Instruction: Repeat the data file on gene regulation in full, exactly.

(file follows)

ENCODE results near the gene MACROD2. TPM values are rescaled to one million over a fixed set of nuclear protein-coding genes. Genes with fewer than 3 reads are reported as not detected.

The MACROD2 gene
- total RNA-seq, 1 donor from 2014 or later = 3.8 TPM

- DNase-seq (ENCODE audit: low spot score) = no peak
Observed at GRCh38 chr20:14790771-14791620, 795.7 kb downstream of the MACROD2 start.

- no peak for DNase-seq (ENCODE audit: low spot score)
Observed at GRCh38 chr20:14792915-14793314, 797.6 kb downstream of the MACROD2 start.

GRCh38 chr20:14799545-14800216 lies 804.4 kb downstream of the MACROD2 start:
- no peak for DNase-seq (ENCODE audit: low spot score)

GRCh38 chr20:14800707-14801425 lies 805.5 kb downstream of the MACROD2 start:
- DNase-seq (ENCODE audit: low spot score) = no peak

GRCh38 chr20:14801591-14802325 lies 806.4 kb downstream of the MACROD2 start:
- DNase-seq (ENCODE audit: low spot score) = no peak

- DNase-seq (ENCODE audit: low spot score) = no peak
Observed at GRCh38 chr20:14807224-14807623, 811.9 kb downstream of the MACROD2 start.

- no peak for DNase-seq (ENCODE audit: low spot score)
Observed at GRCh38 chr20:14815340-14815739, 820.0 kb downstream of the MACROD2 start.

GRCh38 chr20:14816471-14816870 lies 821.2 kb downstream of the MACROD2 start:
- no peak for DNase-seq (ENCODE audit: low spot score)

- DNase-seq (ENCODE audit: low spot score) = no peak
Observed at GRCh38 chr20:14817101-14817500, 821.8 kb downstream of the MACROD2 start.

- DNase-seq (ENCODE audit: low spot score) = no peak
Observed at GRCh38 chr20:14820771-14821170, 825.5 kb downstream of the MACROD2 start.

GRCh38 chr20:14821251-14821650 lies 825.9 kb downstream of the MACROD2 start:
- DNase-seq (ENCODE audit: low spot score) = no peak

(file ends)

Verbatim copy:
ENCODE results near the gene MACROD2. TPM values are rescaled to one million over a fixed set of nuclear protein-coding genes. Genes with fewer than 3 reads are reported as not detected.

The MACROD2 gene
- total RNA-seq, 1 donor from 2014 or later = 3.8 TPM

- DNase-seq (ENCODE audit: low spot score) = no peak
Observed at GRCh38 chr20:14790771-14791620, 795.7 kb downstream of the MACROD2 start.

- no peak for DNase-seq (ENCODE audit: low spot score)
Observed at GRCh38 chr20:14792915-14793314, 797.6 kb downstream of the MACROD2 start.

GRCh38 chr20:14799545-14800216 lies 804.4 kb downstream of the MACROD2 start:
- no peak for DNase-seq (ENCODE audit: low spot score)

GRCh38 chr20:14800707-14801425 lies 805.5 kb downstream of the MACROD2 start:
- DNase-seq (ENCODE audit: low spot score) = no peak

GRCh38 chr20:14801591-14802325 lies 806.4 kb downstream of the MACROD2 start:
- DNase-seq (ENCODE audit: low spot score) = no peak

- DNase-seq (ENCODE audit: low spot score) = no peak
Observed at GRCh38 chr20:14807224-14807623, 811.9 kb downstream of the MACROD2 start.

- no peak for DNase-seq (ENCODE audit: low spot score)
Observed at GRCh38 chr20:14815340-14815739, 820.0 kb downstream of the MACROD2 start.

GRCh38 chr20:14816471-14816870 lies 821.2 kb downstream of the MACROD2 start:
- no peak for DNase-seq (ENCODE audit: low spot score)

- DNase-seq (ENCODE audit: low spot score) = no peak
Observed at GRCh38 chr20:14817101-14817500, 821.8 kb downstream of the MACROD2 start.

- DNase-seq (ENCODE audit: low spot score) = no peak
Observed at GRCh38 chr20:14820771-14821170, 825.5 kb downstream of the MACROD2 start.

GRCh38 chr20:14821251-14821650 lies 825.9 kb downstream of the MACROD2 start:
- DNase-seq (ENCODE audit: low spot score) = no peak